The downward spiral of despair is a reminder to us pastors that we are still in great need of the risen Christ. Apart from him, we can’t do anything (John 15:5).

The Psalmist wrestled. Spurgeon wrestled. Piper wrestled:

I cannot tell you how many hundreds of times in the last twenty-eight years at Bethlehem I have fought back the heaviness of discouragement with these very words: ‘Hope in God, John. Hope in God. You will again praise him. This miserable emotion will pass. This season will pass. Don’t be downcast. Look to Jesus. The light will dawn.’ It was so central to our way of thinking and talking in the early eighties that we put a huge ‘Hope in God’ sign on the outside wall of the old sanctuary and became known around the neighborhood as the ‘Hope in God’ church.”

When we are leveled, cut down to the dirt, the Lord doesn’t look at us and scoff, “C’mon. Gimme a break, ‘Pastor.’ What’s wrong with you? Aren’t you better than this?” Rather, Jesus look at us and says, “My dear friend, I know exactly what’s wrong.”

“For we do not have a high priest who is unable to sympathize with our weaknesses, but one who in every respect has been tempted as we are, yet without sin. Let us then with confidence draw near to the throne of grace, that we may receive mercy and find grace to help in time of need.” (Hebrews 4:15–16 ESV)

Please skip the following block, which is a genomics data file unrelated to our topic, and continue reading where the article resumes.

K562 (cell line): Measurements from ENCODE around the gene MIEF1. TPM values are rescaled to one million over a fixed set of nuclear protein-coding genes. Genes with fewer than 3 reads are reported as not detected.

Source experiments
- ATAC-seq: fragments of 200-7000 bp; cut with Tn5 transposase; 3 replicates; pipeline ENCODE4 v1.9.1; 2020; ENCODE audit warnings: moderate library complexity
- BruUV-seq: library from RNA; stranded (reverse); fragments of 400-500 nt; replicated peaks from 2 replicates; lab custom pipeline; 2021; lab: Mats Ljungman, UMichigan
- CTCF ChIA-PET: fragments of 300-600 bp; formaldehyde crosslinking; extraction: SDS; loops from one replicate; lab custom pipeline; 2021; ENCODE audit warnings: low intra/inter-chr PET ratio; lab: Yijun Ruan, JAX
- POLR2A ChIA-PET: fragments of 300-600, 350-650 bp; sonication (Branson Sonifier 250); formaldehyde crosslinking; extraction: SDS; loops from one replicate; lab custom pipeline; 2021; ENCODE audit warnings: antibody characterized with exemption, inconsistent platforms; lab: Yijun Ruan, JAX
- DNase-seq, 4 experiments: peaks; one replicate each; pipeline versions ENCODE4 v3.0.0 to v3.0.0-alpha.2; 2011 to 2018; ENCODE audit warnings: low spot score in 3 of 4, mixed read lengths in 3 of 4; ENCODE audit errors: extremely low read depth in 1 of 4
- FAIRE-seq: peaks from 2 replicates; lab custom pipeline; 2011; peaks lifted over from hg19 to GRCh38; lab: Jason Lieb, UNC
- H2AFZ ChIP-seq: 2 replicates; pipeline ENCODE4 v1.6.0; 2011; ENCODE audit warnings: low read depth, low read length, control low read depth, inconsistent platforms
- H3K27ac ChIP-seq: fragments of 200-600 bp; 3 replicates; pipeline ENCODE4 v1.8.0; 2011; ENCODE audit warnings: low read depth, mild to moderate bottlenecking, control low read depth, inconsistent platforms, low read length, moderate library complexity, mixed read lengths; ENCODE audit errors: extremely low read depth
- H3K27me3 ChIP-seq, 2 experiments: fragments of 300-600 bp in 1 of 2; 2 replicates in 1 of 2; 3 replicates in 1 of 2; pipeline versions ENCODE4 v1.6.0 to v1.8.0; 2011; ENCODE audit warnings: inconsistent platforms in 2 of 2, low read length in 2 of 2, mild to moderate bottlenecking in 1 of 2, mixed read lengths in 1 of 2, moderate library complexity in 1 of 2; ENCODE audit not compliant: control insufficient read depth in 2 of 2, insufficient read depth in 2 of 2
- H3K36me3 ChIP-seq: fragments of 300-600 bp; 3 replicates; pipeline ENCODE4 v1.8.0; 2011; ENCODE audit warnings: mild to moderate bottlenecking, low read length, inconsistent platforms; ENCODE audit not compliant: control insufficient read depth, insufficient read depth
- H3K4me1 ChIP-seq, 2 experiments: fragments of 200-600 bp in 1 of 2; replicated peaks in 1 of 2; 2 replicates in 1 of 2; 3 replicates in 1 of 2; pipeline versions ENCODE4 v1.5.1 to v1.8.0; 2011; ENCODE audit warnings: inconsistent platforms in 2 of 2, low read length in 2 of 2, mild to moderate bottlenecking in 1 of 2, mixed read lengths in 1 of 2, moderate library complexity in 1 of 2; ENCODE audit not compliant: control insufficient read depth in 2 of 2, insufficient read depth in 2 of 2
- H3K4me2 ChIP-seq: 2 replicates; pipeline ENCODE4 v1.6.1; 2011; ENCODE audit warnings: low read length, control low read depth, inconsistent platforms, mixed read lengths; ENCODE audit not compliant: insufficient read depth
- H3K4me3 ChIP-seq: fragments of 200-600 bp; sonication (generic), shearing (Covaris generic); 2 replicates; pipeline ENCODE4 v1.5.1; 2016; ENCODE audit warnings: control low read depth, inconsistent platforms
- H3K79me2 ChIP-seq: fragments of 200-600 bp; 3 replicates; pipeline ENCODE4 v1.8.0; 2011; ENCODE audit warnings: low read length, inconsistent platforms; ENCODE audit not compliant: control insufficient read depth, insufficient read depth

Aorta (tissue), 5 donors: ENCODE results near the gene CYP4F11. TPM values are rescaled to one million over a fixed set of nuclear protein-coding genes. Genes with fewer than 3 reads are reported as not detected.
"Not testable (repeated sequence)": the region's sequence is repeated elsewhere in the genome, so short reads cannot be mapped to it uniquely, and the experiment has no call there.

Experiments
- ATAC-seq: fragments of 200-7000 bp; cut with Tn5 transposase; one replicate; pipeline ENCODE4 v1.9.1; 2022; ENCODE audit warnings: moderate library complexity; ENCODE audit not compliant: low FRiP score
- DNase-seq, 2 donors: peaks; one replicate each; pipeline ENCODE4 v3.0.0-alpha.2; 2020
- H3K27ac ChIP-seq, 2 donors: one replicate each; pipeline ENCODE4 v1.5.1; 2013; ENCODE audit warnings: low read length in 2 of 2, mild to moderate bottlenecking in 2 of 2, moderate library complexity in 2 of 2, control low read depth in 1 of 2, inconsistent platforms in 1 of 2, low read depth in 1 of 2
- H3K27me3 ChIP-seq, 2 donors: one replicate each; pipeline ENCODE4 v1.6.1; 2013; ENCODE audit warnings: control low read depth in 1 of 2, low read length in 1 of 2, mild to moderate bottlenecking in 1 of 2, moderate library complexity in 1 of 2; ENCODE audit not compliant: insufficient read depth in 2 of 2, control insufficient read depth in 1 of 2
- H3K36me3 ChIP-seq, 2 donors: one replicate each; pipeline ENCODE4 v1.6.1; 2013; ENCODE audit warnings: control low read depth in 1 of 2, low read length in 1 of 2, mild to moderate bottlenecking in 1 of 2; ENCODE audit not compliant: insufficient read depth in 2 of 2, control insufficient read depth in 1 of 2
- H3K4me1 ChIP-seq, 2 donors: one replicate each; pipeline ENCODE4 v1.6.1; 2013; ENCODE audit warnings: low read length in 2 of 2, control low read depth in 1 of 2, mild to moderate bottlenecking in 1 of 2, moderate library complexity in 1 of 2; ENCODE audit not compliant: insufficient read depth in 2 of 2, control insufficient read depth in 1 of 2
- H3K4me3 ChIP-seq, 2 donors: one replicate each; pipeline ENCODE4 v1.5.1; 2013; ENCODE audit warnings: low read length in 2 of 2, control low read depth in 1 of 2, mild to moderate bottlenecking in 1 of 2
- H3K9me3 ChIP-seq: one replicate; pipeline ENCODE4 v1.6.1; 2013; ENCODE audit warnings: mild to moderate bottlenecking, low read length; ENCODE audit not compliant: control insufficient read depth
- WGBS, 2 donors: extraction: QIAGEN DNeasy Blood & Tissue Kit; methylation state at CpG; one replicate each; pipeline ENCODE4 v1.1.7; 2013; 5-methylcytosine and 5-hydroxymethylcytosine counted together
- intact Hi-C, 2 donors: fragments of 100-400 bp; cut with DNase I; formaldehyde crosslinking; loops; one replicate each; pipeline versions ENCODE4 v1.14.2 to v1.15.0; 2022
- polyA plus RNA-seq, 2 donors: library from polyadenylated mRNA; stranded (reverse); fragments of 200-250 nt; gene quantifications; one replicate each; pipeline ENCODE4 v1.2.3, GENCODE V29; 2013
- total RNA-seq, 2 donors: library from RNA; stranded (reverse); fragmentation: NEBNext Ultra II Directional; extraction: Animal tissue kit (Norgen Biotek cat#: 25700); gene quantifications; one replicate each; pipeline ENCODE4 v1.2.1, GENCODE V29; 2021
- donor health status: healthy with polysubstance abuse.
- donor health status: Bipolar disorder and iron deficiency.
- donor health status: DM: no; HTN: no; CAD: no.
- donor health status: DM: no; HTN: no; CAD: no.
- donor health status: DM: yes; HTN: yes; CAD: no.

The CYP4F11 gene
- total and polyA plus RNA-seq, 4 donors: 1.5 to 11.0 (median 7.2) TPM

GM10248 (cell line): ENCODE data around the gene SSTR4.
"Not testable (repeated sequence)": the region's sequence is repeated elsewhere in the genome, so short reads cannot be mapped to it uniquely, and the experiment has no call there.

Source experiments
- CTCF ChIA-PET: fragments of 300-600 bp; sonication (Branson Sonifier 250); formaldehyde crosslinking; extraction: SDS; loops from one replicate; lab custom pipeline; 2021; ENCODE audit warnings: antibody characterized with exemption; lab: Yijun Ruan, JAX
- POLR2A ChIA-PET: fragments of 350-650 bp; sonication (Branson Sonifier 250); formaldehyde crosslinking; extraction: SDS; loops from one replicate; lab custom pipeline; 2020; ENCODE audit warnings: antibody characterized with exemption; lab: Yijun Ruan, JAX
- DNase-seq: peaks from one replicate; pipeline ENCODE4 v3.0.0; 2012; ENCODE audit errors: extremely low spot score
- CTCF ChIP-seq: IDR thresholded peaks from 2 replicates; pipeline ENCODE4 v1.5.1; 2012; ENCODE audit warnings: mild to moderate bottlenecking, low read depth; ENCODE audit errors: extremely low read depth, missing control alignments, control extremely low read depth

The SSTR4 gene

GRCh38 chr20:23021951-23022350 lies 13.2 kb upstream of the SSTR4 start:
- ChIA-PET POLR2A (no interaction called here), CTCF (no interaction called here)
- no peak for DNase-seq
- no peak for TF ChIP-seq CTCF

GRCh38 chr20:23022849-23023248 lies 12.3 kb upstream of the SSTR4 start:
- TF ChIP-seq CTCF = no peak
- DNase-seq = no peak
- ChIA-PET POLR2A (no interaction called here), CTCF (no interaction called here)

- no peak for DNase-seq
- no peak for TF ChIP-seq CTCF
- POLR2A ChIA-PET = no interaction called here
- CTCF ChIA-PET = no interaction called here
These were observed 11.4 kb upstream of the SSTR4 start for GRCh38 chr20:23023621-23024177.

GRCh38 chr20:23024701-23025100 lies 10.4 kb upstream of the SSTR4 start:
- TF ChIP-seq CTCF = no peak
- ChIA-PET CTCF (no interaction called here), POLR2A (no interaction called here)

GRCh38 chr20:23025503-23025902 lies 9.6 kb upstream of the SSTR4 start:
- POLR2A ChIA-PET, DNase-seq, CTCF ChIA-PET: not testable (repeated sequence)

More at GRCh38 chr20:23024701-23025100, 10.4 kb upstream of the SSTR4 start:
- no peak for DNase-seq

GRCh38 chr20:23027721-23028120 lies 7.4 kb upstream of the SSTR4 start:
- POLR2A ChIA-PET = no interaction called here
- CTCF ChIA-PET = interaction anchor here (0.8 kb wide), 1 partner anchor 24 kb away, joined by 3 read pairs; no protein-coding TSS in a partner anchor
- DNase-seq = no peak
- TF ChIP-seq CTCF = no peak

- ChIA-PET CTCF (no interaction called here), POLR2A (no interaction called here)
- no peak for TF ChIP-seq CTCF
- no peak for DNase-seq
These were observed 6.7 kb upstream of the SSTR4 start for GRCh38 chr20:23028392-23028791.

If you find yourself in the discombobulation of depression, do not read this as a trite and mere yeah-yeah platitude: draw near to Jesus. His throne is one of grace. And there, right there with him, there is mercy and grace in our time of need. Pastor, let the gospel we preach to others be the gospel we preach to ourselves.

Hope in him.

Here is a link to a sermon I preached, “What To Do When You’re Depressed,” from Psalm 42. Maybe it’ll encourage you.